"I don't think anybody has been more generous to Philadelphia than Lee Annenberg and the Annenberg Foundation," Lenfest said, "to the Philadelphia Museum of Art, the Kimmel, Lankenau, Jefferson Hospital. In Philadelphia there's hardly any major organization in the city that she didn't benefit."

One of her last passions is still taking form at the Academy of Music, where she was lead funder for an $8.5 million renovation of the ballroom. It is expected to reopen in July.

That project, for which she gave $5.3 million, was just the tip of the iceberg on the Avenue of the Arts. She gave $15 million to the Academy's endowment, $50 million to the orchestra's endowment, and tens of millions more to the renovation of the Academy.

At one point, Walter Annenberg offered to pick up the entire $40 million tab for restoring the old hall. The gesture shook loose tens of millions in donations from others.

The orchestra will dedicate this weekend's concerts to Mrs. Annenberg.

The largesse sometimes took nonmonetary forms.

Two important Cézanne sketchbooks went to the Philadelphia Museum of Art in 1987 - "wonderful things for a museum to have in terms of showing how an artist works," said Alice Beamesderfer, the museum's interim head of curatorial affairs. "They put the rest of the Cézanne collection in a new light because you can see some of the ideas behind the painting."

The sketchbooks are two of dozens of works the couple gave to the Art Museum. Late in life, Mrs. Annenberg even gave the museum the dresses off her back: an Oscar de la Renta, a Bill Blass, and other sartorial gems now part of the museum's costumes collection.

The museum, however, did not get the Annenbergs' choice collection of Impressionist and Postimpressionist paintings, drawings, and watercolors. That breathtaking cache went to the Metropolitan Museum of Art.

Mrs. Annenberg filled the modest role of civic savior, coming to the rescue (with others) of Thomas Eakins' The Gross Clinic when it was on the verge of leaving the city in 2006.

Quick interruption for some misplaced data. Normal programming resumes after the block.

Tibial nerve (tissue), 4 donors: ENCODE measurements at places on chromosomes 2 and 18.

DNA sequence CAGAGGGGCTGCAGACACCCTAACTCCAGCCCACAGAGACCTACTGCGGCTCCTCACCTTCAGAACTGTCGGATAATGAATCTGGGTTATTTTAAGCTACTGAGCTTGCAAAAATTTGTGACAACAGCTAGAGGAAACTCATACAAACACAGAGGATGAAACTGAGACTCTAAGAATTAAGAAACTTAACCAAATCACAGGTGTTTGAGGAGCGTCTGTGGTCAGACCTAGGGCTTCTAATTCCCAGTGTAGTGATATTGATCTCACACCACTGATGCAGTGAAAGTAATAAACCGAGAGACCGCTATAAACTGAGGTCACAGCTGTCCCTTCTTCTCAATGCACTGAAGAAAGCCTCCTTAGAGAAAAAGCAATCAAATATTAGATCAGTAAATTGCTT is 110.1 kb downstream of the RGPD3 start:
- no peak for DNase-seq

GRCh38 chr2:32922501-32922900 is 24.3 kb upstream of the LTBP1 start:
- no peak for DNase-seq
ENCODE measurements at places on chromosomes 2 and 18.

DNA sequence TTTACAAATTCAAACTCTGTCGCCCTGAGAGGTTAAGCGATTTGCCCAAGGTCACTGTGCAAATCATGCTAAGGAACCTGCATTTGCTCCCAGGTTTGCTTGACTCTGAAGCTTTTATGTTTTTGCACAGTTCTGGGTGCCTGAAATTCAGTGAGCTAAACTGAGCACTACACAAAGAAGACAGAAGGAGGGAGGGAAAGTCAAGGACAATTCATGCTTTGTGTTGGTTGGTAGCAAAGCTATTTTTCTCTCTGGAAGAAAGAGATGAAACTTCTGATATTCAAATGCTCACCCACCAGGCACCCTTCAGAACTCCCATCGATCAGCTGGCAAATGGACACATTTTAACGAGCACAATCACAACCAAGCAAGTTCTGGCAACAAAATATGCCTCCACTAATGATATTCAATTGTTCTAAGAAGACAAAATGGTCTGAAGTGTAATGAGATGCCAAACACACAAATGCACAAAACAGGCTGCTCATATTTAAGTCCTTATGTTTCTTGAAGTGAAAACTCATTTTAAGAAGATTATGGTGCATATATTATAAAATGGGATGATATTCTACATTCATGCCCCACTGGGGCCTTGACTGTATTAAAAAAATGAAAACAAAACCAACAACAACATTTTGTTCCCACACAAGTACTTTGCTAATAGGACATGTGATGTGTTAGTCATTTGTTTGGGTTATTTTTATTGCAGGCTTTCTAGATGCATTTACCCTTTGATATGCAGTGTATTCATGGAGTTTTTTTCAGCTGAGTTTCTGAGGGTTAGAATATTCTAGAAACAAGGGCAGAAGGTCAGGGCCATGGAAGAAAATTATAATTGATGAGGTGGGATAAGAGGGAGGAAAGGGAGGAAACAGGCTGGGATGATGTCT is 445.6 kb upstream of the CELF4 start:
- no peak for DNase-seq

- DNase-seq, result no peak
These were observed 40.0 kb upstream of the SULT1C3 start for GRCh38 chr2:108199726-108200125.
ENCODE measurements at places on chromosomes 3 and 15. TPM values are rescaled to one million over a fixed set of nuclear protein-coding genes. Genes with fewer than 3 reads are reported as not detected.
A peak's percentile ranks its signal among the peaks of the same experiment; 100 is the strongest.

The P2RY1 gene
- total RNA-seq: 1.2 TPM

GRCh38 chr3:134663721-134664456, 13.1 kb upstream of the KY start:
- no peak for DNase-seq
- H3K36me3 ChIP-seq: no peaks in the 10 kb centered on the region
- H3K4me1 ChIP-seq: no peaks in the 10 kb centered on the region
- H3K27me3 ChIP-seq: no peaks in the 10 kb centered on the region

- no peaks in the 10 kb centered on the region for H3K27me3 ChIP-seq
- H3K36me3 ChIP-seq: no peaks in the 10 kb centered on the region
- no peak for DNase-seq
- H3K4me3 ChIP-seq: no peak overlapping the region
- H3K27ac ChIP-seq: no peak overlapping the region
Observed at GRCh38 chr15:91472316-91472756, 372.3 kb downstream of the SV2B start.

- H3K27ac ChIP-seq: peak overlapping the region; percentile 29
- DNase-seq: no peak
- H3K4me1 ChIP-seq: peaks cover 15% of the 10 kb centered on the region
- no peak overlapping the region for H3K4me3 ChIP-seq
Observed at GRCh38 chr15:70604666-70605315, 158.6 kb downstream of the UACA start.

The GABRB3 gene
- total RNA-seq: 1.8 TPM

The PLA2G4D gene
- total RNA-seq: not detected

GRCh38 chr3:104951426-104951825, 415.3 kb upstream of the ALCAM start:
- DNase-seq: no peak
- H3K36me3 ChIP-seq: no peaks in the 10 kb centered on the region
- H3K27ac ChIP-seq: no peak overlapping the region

Education was a major interest for both Annenbergs. A gift of $100 million went to the Peddie School in Hightstown, N.J. And their impact on the University of Pennsylvania has been, to use institutional jargon reserved for the highest expressions of generosity, "transformational."

Over the last 50-plus years, the two have given nearly $500 million to Penn for its Annenberg School for Communication, its policy center and a variety of other initiatives, university officials estimate.

The giving began in 1958 when the couple founded the communications school at Penn.

They funded the program through five-year contracts until 1993, when they made the breathtaking $120 million endowment donation, which still is the largest gift in Penn's history. That gift provided permanent funding for the communications school and created the Annenberg Public Policy Center, the only major policy center focused on communications in the country.

In 2002, Mrs. Annenberg made an additional $100 million gift to the school and center to protect it during the economic downturn after 9/11.

The couple also endowed 24 professorships in nursing, medicine, the arts, and other areas, and multiple student scholarships.

University officials said they understood that her death might end such grand-scale giving by the Annenberg family.

"We never counted on that level of giving continuing," Penn president Amy Gutmann said. "We were blessed by the fact she gave until the very end of her incredibly long and productive life. So the loss is really the loss of Lee, more than anything else."